articular disk

(redirected from Articular disc)
Also found in: Medical.

articular disk

[är′tik·yə·lər ′disk]
(anatomy)
A disk of fibrocartilage, dividing the cavity of certain joints.
References in periodicals archive ?
Table 1 Reaction forces of maxillary teeth and temporomandibular joint discs, calculated during simulated clenching with nonmodified geometry dental arches Location of Total reaction Total reaction force/moment in force in axis force in axis masticatory system X, N Y,N Right articular disc -65.
The created biomechanical model representing entire masticatory system consisted of eight basic parts: two rigid structures representing the mandibular and maxillary dental arches, two mandibular condyles, two mandibular fossae of temporal bone, and solid models of two articular discs.
There were five criteria for inclusion in the study: 1) confirmed active CH type 1 based on serial clinical and radiographic evaluations (serial lateral cephalograms and lateral temporomandibular joint [TMJ] cephalometric tomograms); 2) bilateral or unilateral high condylectomy to remove the active growth center and articular disc repositioning for group 2; 3) orthognathic surgery to correct the associated dentofacial deformity; 4) at least 2 years of postsurgical follow-up; and 5) adequate clinical and radiographic records for analysis.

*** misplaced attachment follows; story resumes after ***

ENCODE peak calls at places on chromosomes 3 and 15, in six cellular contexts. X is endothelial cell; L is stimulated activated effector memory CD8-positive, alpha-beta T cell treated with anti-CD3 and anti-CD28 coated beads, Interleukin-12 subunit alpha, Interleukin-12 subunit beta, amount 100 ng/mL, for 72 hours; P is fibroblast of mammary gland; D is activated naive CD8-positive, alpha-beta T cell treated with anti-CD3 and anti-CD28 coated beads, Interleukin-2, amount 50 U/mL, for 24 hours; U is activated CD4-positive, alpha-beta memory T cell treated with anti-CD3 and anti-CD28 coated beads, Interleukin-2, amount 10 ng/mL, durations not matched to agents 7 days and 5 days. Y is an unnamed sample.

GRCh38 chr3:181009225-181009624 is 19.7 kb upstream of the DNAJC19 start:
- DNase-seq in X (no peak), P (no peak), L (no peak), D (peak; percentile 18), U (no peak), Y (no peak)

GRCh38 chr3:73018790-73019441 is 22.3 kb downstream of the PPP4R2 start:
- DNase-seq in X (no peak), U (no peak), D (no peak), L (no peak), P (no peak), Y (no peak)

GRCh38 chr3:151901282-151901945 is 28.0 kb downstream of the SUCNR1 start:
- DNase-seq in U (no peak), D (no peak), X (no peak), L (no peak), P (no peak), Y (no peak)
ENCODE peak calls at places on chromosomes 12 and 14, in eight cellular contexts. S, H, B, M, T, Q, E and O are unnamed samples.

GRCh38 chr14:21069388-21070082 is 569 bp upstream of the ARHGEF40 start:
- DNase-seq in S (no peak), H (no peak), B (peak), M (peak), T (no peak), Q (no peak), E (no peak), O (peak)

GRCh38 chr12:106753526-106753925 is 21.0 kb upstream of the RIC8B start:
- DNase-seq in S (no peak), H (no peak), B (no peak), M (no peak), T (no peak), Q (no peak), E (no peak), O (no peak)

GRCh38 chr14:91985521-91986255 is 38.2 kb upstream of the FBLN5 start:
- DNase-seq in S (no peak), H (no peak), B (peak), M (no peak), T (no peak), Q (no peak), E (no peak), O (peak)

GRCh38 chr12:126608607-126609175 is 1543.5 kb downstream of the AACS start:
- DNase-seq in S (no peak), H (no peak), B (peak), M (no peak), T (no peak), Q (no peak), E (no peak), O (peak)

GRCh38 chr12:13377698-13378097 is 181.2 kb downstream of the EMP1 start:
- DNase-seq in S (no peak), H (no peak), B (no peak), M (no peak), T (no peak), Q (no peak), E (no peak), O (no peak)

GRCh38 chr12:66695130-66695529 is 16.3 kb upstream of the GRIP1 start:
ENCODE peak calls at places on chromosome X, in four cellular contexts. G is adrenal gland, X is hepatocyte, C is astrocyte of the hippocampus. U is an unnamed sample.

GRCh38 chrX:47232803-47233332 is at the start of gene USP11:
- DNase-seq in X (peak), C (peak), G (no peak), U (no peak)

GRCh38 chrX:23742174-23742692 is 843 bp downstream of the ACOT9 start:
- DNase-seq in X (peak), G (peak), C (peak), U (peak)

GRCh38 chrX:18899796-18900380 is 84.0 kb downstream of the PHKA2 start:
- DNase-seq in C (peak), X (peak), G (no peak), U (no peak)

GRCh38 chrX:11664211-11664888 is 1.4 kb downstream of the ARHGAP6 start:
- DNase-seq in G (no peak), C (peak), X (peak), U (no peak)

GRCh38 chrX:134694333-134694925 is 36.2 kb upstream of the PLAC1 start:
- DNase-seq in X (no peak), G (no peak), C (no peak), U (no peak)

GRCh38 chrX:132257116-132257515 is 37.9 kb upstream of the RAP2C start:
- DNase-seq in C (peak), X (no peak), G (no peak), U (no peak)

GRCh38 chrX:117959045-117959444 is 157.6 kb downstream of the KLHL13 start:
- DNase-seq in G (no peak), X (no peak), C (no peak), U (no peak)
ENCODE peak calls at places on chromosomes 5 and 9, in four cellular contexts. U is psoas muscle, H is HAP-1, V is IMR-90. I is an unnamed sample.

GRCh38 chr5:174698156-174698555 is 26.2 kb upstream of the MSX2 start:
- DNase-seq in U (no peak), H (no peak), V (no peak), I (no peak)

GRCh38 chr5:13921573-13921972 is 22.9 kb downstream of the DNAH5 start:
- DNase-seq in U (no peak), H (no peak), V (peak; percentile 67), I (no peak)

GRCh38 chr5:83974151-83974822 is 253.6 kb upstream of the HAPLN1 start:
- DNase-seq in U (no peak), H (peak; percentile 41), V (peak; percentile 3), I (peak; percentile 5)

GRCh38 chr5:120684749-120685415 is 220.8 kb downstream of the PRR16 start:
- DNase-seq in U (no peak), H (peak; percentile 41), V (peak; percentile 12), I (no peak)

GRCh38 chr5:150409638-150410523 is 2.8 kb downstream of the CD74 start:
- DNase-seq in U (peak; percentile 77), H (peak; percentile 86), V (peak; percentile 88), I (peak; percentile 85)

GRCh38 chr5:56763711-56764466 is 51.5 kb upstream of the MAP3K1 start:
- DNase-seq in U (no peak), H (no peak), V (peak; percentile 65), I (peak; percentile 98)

Group 1 patients (n = 12) were treated with orthognathic surgery only, while group 2 patients (n = 42) had high condylectomy procedures, articular disc repositioning, and orthognathic surgery.
This peripheral blood supply, in all probability, allows peripheral tears of the TFCC to mount a reparative response, while the avascularity of the central portion of the TFCC renders the articular disc unable to repair or heal.
Since the articular disc is avascular, there is little chance for healing with repair, thus debridement is the treatment of choice.
This portal provides excellent visualization of the lunotriquetral interosseous ligament (LTIL), the articular cartilage over the proximal surface of the triquetrum, the ulnolunate and ulnotriquetral ligaments of the TFCC, and the triangular fibrocartilage (TFC), or articular disc.
In another study comparing arthrography to arthroscopy in patients who eventually underwent operative arthrotomies, arthroscopy was again more accurate than arthrography for identifying the size and location of ligament and articular disc injuries.
In contrast, MRI is useful in evaluating the soft tissues, particularly in its assessment of the articular disc.
The articular disc may or may not demonstrate significant deformation and degenerative changes, depending on the length of time that the disc has been displaced.
The most common cause of TMJ dysfunction is anterior and/or medial displacement of the articular disc (also known as internal derangement of the TMJ) (Figure 1b).
Ameniscus is a crescent-shaped fibrocartilaginous structure that partly divides a joint cavity, unlike articular discs, which completely separate the cavity.
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